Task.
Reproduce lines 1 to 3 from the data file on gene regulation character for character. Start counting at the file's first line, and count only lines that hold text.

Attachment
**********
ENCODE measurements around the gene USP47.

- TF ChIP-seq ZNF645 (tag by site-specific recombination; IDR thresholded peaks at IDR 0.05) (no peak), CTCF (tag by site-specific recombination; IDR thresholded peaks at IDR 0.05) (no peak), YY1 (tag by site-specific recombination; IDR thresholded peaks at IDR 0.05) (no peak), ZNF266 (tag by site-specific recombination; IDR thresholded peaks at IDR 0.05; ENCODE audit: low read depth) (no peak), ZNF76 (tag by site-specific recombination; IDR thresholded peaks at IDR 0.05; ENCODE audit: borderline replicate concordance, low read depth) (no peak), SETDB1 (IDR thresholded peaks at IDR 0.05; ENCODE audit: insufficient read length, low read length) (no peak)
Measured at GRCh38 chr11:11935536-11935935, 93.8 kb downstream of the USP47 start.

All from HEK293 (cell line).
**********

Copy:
ENCODE measurements around the gene USP47.

- TF ChIP-seq ZNF645 (tag by site-specific recombination; IDR thresholded peaks at IDR 0.05) (no peak), CTCF (tag by site-specific recombination; IDR thresholded peaks at IDR 0.05) (no peak), YY1 (tag by site-specific recombination; IDR thresholded peaks at IDR 0.05) (no peak), ZNF266 (tag by site-specific recombination; IDR thresholded peaks at IDR 0.05; ENCODE audit: low read depth) (no peak), ZNF76 (tag by site-specific recombination; IDR thresholded peaks at IDR 0.05; ENCODE audit: borderline replicate concordance, low read depth) (no peak), SETDB1 (IDR thresholded peaks at IDR 0.05; ENCODE audit: insufficient read length, low read length) (no peak)
Measured at GRCh38 chr11:11935536-11935935, 93.8 kb downstream of the USP47 start.